Culture identification is important because of the morphologic similarities in histologic tissue sections between Fusarium, Aspergillus, and other members of the hyalohyphomycosis family. Like Aspergillus, Fusarium species appear as acute branching septate hyphae, and can invade blood vessels leading to thrombosis and tissue infarction. Immunohistochemical staining using polyclonal fluorescent antibodies can also be performed to distinguish these two organisms (3).
Fusarium species may be acquired in the community among normal hosts, but are also causative agents of severe opportunistic infections among immunocompromised individuals. A spectrum of fusarial infections is seen in immunocompetent individuals, with post-traumatic keratitis among contact lens wearers as the most common. Cutaneous lesions, otitis media, and onychomycosis also occur. Deeper or invasive infections in immunocompetent hosts are rare, but can be seen after trauma and direct inoculation of various body sites. Fusarial peritonitis may occur in patients undergoing continuous ambulatory peritoneal dialysis. Treatment with foreign body removal and antifungal therapy is usually curative among immunocompetent patients.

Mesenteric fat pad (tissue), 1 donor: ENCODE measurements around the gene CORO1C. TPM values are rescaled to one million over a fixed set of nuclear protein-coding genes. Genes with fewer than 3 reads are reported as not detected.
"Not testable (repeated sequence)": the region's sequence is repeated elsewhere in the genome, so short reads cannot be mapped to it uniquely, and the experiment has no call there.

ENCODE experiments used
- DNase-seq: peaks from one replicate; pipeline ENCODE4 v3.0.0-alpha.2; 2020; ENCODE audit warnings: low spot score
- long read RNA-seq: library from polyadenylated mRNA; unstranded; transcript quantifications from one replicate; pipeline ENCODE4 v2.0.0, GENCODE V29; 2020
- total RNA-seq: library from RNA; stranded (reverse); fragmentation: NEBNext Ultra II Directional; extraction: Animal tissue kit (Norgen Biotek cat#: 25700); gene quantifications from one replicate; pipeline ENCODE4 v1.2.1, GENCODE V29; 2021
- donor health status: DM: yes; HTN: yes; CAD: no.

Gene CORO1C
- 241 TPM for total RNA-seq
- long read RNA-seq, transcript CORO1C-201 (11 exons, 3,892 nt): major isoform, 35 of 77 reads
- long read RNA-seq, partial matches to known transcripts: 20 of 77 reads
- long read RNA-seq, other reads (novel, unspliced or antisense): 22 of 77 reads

In immunocompromised patients, fusarial infection has emerged as a significant cause of morbidity and mortality. These organisms can cause disseminated disease and are the second most common pathogenic molds (after Aspergillus) in hematologic cancer patients and solid organ or allogeneic bone marrow transplant recipients (3). Patients with extensive burns are also susceptible to life-threatening fusariosis. Although still relatively low, the incidence of fusarial infection in immunocompromised patients has increased in the United States. At one institution from 1975 to 1995, the rate of infection increased from 0.5 to 3.8 cases per year. The hospital water system was later found to be a reservoir for Fusarium species (3).